Disease Proof

The Mammogram Debate: On the Ship of False Hope

From the May 2004 edition of Dr. Fuhrman's Healthy Times:

On the ship of false hope Mammograms in all age groups are a very poor screening tool. About 5 percent of mammograms are abnormal or suspicious, and of these 80 to 93 percent are false positives that cause unnecessary anxiety and further procedures, including surgery. If that were not enough to question the reliability of mammograms as a diagnostic tool, consider the unfounded reassurance that results from the false negatives that occur in 10 to 15 percent of women who already have breast cancer that will manifest clinically within one year.

In the October 2001 issue of The Lancet, the Nordic Cochrane Centre of Denmark published a follow-up report on its groundbreaking 2000 analysis of the efficacy of screening mammograms in reducing breast cancer death.1 The new report confirmed the earlier findings. After reviewing the seven largest mammography-screening trials, no benefit attributable to mammograms was found for any age group. The new research focused on the ability of mammograms to reduce total mortality because, as stated by the report’s authors, this is the only “reliable” measure of benefit.2

The Danish researchers found numerous flaws in the mammography-screening trials. They found that the studies under review did not tally fatal cases that were misclassified or that were triggered by cancer treatment such as radiotherapy. For example, none of the leukemia deaths and cardiac deaths occurring as a result of chemotherapy for breast cancer and none of the increased cases of fatal lung cancer caused by radiation to the breast during diagnosis and treatment were ever considered in prior studies. Lung cancer is a known late-stage side effect to breast cancer radiation,3 and congestive heart failure is a known late side effect of the cardiac toxicity of chemotherapy.4 The Cochrane researchers found that the studies’ claims that mammograms reduce breast cancer deaths by 25 to 30 percent were invalid, since those investigators did not consider all other deaths related to breast cancer treatments.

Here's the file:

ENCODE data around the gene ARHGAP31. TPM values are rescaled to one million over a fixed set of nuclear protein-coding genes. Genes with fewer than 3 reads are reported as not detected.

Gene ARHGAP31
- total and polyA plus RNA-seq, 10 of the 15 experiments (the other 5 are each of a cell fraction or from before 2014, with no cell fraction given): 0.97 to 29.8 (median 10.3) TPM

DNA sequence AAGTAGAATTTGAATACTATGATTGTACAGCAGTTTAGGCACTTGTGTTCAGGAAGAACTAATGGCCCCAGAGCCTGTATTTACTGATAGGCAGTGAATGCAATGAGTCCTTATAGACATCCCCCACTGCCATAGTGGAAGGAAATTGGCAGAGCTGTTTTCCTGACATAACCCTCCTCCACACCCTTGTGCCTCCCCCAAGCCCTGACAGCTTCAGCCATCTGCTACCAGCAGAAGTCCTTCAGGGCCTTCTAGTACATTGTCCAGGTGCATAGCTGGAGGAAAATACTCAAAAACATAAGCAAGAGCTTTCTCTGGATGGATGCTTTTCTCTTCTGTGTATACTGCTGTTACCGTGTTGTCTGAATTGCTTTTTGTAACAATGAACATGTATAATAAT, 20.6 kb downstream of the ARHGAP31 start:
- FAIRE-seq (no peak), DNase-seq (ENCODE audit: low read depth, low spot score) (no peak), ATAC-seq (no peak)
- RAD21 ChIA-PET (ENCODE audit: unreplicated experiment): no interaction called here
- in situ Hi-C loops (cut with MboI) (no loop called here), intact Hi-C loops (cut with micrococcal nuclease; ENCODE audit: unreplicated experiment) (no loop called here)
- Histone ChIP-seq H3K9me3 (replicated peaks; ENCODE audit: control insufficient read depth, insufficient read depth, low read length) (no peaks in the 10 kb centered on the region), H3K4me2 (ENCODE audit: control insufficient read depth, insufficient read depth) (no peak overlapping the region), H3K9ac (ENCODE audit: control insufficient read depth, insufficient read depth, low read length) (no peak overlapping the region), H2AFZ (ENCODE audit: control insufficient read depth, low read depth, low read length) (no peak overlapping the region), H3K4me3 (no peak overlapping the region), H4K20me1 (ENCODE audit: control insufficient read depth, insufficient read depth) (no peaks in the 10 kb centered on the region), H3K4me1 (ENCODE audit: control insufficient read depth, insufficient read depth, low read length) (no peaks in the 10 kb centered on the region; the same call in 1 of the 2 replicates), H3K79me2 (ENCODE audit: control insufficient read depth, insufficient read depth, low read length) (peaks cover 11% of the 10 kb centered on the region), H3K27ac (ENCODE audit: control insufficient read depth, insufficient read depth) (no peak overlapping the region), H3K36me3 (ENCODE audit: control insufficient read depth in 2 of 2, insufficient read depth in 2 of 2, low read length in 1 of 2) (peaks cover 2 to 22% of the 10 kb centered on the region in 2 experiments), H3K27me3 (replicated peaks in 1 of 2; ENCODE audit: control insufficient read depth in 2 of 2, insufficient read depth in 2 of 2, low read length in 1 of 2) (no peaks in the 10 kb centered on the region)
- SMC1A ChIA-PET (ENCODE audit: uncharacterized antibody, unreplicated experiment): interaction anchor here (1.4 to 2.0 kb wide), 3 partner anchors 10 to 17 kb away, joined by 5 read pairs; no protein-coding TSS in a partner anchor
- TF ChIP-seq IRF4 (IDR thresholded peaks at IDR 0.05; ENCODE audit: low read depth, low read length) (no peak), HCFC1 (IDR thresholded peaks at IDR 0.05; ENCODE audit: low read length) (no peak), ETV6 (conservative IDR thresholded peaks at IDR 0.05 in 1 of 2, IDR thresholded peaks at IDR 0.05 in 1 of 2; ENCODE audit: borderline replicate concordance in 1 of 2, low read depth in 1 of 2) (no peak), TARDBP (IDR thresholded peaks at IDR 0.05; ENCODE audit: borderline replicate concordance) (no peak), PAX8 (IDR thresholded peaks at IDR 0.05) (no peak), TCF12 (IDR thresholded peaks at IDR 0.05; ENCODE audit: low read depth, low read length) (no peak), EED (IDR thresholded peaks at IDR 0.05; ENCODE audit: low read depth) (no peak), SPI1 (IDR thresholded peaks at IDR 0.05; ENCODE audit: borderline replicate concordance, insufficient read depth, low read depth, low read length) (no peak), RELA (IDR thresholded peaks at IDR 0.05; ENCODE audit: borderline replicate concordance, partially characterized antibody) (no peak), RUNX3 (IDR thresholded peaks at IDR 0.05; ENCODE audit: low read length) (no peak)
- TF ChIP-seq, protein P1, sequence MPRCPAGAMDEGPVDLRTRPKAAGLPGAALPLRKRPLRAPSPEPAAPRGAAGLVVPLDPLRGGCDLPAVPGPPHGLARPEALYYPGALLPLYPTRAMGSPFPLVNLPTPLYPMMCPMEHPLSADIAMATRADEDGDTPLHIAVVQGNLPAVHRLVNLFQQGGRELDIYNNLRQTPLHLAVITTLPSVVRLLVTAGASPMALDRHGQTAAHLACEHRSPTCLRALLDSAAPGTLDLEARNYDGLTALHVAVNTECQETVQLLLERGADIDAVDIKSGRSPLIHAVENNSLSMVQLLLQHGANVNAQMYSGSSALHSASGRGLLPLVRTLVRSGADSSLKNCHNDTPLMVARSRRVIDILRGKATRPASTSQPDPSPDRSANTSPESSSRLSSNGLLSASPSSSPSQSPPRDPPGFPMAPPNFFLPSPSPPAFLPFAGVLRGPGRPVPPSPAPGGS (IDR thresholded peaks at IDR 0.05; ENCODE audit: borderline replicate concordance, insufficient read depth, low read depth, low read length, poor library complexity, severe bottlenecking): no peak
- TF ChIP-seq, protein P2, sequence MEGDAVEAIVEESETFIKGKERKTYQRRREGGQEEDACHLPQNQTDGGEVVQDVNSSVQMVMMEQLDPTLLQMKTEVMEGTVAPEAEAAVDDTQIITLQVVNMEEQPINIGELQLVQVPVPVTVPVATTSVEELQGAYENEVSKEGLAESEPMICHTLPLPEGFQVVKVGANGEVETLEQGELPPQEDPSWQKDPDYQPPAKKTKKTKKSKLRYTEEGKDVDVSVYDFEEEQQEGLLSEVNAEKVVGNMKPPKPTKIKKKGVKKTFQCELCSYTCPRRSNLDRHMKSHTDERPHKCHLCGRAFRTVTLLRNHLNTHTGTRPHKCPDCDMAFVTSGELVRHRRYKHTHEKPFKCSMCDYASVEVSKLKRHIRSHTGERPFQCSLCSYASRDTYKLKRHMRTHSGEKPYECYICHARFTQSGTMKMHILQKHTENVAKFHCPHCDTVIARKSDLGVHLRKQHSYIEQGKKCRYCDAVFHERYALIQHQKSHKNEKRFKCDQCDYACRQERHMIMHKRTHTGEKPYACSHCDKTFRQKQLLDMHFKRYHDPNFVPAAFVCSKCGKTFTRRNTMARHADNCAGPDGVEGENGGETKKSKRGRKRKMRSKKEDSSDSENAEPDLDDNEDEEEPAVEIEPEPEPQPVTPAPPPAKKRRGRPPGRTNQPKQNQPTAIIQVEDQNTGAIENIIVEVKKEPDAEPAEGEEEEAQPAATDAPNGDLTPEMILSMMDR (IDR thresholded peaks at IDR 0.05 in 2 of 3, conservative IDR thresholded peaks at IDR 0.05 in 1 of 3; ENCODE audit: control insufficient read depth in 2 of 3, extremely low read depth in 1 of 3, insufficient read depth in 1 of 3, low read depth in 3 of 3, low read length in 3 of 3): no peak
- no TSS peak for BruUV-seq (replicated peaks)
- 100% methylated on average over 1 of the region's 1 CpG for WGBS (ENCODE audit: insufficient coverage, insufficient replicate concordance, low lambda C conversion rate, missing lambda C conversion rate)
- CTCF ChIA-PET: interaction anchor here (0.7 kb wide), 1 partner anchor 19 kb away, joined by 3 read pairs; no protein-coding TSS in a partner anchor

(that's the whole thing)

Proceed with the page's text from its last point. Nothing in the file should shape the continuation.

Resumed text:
The researchers also found that the studies that claimed to show some benefit from mammograms for women in their fifties and sixties were 1) biased in favor of screening and 2) incorrect because they only looked at breast cancer mortality, not all-cause mortality. Based on this highly respected review, The Lancet editors concluded, “There is no reliable evidence from large randomized trials to support screening mammography at any age.”

The recent reassessment of the 2000 Cochrane analysis also confirmed that breast cancer screening with mammograms creates an overuse of aggressive treatments. The authors reasoned that the mammograms detect lots of slow-growing tumors that will never progress to cancer within the patient’s lifetime and classify these as cancer. These account for the mammograms’ so-called “successes.” There are cellular changes that may be histologically cancerous but biologically benign. Carcinoma-in-situ may be treated by bilateral mastectomy even though they do not progress to invasive disease—ever. The flawed studies count these as mammogram successes, when they are not. At the same time, the cancers that are truly invasive are not really caught early enough to make a difference. The patient only appears to live longer because the disease is diagnosed earlier. As stated previously, the same percentage of women are dying at the same ages they were before the widespread use of mammograms. The inescapable conclusion drawn from these carefully performed investigations is that mammograms do not provide a survival benefit in any age group. Those who benefit are balanced out almost equally by those who are hurt.

For more on The Mammogram Debate check out these posts:

1. Gotzsche PC, Olsen O. Is screening for breast cancer with mammography justifiable? Lancet 2000; 355:129-34.

2. Olsen O, Gotzsche PC. Cochrane review on screening for breast cancer with mammography. Lancet 2001 Oct 20;358(9290):1340-2.

3. Rubino C, de Vathaire F, Diallo I, et al. Radiation dose, chemotherapy and risk of lung cancer after breast cancer treatment. Breast Cancer Res Treat 2002 Sep;75(1):15-24.

4. Rock E, De Michele A. Nutritional approaches to late toxicities of adjuvant chemotherapy in breast cancer survivors. J Nutr 2003 Nov;133(11 Suppl 1):3785S-3793S.
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Comments (1) Read through and enter the discussion with the form at the end
Kirsten - January 3, 2007 10:42 AM

Very interesting. Thanks for digging up this extra information--it provides me with some sound reasons to avoid yet another "standard" medical procedure.

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